Law School Case Brief
Am. Life Ins. Co. v. Stewart - 300 U.S. 203, 57 S. Ct. 377 (1937)
A remedy at law is not adequate if its adequacy depends upon the will of the opposing party.
After decedent insured's death, American Life Insurance Co. (Insurer) brought an action for cancellation of life insurance policies on the ground of fraud in their procurement. Respondent beneficiaries moved to dismiss the bill for want of equity and brought an action at law to recover the insurance proceeds. Upon the trial of the suit in equity, the district court found there were fraudulent representations and decreed cancellation and surrender of the policies, the judgment of which the appellate court reversed after concluding that the Insurer's bill in equity should have been dismissed because it had an adequate remedy at law.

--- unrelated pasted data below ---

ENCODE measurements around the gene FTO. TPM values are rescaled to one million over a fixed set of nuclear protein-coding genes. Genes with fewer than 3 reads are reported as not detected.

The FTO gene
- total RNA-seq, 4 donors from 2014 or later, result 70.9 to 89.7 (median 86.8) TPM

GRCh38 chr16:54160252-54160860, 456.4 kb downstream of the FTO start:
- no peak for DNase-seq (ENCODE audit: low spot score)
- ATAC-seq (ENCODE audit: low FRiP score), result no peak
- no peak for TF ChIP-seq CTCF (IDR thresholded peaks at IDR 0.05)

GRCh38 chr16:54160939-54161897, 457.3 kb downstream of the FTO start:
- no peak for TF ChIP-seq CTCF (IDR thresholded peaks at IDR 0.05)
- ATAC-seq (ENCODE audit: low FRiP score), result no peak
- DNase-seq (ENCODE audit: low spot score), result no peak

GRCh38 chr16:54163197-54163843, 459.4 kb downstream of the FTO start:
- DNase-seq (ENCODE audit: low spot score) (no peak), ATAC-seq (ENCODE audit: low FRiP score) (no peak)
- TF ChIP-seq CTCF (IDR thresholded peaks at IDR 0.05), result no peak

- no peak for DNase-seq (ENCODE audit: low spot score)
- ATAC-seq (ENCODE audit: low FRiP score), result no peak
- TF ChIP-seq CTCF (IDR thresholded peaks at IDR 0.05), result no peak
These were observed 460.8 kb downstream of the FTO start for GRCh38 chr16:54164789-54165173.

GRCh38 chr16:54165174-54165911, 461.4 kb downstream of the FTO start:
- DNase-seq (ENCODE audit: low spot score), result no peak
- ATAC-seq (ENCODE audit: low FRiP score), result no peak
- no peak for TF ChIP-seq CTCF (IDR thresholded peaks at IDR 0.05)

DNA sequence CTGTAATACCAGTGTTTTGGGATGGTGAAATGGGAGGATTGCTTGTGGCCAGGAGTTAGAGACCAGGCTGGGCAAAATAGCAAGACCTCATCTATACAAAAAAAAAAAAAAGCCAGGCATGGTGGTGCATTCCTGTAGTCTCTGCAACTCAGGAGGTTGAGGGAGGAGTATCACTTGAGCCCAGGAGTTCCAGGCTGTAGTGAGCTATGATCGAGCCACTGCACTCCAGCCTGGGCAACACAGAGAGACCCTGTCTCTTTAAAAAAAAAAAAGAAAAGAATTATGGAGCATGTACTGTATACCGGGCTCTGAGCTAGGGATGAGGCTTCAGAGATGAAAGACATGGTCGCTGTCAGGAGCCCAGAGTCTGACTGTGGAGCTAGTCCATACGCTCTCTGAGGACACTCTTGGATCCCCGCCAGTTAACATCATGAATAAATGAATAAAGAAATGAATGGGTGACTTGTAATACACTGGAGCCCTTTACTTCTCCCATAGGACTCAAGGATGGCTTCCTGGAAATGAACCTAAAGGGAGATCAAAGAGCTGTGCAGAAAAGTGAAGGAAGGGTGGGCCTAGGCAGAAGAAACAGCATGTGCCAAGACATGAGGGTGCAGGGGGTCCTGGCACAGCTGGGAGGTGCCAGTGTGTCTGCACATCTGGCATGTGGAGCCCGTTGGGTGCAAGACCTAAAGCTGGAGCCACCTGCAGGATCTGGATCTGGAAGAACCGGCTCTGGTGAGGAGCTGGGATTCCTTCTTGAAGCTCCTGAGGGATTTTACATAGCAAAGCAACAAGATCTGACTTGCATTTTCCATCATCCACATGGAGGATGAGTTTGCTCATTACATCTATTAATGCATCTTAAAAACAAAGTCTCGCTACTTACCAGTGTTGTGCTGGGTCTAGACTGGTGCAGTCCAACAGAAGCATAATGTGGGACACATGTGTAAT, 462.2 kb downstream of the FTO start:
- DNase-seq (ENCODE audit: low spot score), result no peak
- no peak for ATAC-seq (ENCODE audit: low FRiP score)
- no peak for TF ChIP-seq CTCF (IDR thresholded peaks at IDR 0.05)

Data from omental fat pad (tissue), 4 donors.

Did the appellate court err in concluding that the Insurer's bill in equity should have been dismissed because it had an adequate remedy at law?
The United States Supreme Court held that the suit in equity did not have to be dismissed when beneficiaries sued to recover on the policies at law. Although the Insurer could have contested the policy as a defense to the action at law, the Insurer had no remedy at law except at the pleasure of beneficiaries.
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